Oh LCD Soundsystem, oh so cool, oh so NYC, oh so 2003... For 18 months ago, everything that was the mutt's nuts was originating from the cultural capital of the United States, and a fair portion of it had a little bit of DFA smeared across it (DFA obviously being a super hip production duo, of whom James Murphy alongside Brit Tim Goldsworthy is ostensibly LCD Soundsystem). Radio 4, The Rapture, Le Tigre, Fisherspooner, Black Dice and Juan Mclean all went through the fizzy electronic mill to various degrees, and the results were almost universally excellent. But that was then, and this is now; what's to say that, with the geographical musical hotspots relocating to Europe for the time being, that the magic is just as relevant, interesting and cutting edge today?
Quality, as they say, Brian; it's all about quality. LCD Soundsystem may have come around a little later than the electrotrash zeitgeist, but it's given itself a better chance and two sturdy legs upon which to stand and be judged by history. Unlike say, man of the moment Richard X rushing out a record as soon as it was possible (remember him?), Murphy has spent a very nice amount of time brewing a refreshing cup of sonic char. Most pleasingly of all, it's a disparate yet cohesive collection of songs with nary a 2nd rate ‘House Of Jealous Lovers' in sight.
Opener 'Daft Punk Is Playing At My House', with its self-explanatory fantasy lyrics is essentially a bedevilling pop song, merely with up to date enticing sounds and the all-familiar raw bass behind it. Murphy's vocals combine their now-familiar sneer alongside a previously unheard falsetto, also repeated in the aptly titled 'Disco Infiltrator' where, above a 2010 club backing beat, the man does a very passable Prince impression. More dancefloor worthy though, are the undulating waves of ‘Tribulations', which sounds like a Bronx update of eighties staple 'Sweet Dreams'. Throughout the record though, guitars play an almost as important part to affairs as electronics, such as on the White Album six string squeals of the Floyd-esque 'Never As Tired As When I'm Waking Up'. Indeed, the classy guitar and seismic guitar thrash of previous single 'Movement' is as good as most of those crappy garage bands that you thought you used to like.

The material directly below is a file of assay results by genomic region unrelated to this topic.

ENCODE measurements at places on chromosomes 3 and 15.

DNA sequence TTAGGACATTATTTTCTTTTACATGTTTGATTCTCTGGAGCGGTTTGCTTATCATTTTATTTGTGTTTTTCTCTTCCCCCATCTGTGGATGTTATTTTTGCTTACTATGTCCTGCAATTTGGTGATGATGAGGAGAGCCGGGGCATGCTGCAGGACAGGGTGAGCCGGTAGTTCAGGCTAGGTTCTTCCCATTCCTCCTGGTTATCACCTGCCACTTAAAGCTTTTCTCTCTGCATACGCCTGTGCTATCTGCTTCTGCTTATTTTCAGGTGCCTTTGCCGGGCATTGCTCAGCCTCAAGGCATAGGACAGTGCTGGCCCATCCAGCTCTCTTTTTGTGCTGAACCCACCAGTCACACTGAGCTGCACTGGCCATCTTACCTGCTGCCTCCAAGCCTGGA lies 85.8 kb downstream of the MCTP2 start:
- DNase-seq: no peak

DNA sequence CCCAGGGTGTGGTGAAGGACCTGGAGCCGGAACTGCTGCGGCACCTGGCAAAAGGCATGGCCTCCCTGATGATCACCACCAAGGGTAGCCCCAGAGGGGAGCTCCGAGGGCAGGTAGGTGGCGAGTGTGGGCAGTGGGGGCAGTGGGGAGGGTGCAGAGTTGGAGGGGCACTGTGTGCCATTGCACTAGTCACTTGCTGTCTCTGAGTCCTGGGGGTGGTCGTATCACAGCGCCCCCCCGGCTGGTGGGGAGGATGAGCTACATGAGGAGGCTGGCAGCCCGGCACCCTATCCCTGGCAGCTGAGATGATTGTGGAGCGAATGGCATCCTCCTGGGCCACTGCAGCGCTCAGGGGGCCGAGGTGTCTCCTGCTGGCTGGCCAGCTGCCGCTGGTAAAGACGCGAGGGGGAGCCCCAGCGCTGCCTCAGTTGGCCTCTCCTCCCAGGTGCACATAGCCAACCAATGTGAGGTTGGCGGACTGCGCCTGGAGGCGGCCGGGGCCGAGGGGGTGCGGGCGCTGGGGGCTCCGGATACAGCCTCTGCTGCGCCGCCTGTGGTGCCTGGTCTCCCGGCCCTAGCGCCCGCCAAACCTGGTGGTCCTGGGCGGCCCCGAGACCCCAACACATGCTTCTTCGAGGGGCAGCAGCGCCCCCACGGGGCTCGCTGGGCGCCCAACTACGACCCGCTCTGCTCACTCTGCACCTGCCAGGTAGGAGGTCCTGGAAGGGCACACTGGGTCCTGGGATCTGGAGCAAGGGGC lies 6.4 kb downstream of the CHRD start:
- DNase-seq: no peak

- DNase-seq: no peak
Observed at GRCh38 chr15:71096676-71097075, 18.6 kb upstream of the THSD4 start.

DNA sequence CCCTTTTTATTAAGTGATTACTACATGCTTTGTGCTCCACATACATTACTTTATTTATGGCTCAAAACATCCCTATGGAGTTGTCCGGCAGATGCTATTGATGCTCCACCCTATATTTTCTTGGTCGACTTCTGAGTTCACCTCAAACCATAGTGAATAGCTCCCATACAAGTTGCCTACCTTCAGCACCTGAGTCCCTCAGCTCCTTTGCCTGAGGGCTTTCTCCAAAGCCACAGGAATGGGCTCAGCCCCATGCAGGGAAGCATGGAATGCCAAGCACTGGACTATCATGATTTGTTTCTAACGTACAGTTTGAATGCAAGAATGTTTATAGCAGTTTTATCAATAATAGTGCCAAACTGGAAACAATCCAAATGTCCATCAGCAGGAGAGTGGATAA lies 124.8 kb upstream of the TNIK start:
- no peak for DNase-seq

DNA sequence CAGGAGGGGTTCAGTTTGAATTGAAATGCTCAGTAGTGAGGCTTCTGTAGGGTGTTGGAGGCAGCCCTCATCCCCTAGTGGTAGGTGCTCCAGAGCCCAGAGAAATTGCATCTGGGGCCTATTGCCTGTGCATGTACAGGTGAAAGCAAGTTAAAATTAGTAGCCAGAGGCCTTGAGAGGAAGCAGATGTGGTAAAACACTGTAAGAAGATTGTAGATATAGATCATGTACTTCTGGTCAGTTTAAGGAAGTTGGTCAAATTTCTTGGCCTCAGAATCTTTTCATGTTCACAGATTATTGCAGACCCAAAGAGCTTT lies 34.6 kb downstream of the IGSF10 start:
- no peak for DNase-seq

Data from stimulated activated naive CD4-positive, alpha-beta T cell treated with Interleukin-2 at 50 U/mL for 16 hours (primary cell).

It's not all 100% focused joys however; the record does sound a little uneven due to the anything but exciting 'Thrills', and the 'Mutations'-era Beck-isms of 'Too Much Love' fail to ignite. But that's small complaint, as the majority of LCD Soundsystem is an excellent thump into 2005. Even more rewarding however, is that a second CD comes complete with a complete selection of the team's previous vinyl-only singles, such as the genre defying, cool-cracking joy of 'Losing My Edge', which has amongst the best lyrics put to a song ever. Really.
The irony of LCD System offering their first full fruits outside of their hipster timezone is that, with all these edgy guitar bands who embrace electronics at the moment, it all sounds so en vogue...
LCD Soundsystem: Beyond trends, but impressively always right on top.
8Gareth Dobson's Score